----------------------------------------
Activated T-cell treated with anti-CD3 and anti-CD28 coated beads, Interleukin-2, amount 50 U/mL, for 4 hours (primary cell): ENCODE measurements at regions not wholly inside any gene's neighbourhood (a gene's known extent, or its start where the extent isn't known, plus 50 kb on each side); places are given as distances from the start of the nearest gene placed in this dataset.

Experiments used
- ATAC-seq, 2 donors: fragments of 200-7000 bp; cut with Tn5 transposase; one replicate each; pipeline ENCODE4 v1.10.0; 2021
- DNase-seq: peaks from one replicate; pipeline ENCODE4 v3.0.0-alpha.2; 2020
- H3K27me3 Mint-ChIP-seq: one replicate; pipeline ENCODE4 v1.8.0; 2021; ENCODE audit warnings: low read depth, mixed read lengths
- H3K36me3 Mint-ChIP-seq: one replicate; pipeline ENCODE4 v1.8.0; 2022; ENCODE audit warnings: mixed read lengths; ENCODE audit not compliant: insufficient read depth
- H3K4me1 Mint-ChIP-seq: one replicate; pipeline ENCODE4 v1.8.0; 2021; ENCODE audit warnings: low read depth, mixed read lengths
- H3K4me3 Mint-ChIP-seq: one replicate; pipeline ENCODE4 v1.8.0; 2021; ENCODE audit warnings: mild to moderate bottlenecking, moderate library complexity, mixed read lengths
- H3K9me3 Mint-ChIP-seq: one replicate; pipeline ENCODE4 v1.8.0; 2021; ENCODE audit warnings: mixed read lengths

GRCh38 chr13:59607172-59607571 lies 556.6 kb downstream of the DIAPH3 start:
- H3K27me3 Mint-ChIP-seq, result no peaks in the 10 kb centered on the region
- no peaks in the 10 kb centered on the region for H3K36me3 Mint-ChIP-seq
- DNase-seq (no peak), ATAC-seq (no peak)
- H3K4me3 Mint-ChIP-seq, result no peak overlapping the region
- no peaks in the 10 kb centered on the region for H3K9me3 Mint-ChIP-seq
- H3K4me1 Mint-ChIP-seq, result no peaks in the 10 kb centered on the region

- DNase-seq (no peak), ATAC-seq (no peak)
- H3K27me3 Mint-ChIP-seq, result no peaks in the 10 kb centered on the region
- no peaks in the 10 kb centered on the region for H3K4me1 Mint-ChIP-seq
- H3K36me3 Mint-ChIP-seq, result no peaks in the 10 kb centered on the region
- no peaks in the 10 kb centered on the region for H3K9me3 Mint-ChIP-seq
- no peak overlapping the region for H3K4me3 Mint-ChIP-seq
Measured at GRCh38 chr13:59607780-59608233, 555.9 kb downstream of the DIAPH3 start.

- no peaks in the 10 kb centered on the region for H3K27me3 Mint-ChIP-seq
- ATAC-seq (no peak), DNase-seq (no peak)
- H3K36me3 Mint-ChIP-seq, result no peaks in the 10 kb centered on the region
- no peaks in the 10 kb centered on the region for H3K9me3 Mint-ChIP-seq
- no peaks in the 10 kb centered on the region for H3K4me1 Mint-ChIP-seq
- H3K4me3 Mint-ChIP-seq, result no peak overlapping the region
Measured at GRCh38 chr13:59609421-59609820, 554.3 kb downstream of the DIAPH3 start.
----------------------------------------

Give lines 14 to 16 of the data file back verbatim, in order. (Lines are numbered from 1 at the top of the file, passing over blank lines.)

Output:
- H3K4me3 Mint-ChIP-seq, result no peak overlapping the region
- no peaks in the 10 kb centered on the region for H3K9me3 Mint-ChIP-seq
- H3K4me1 Mint-ChIP-seq, result no peaks in the 10 kb centered on the region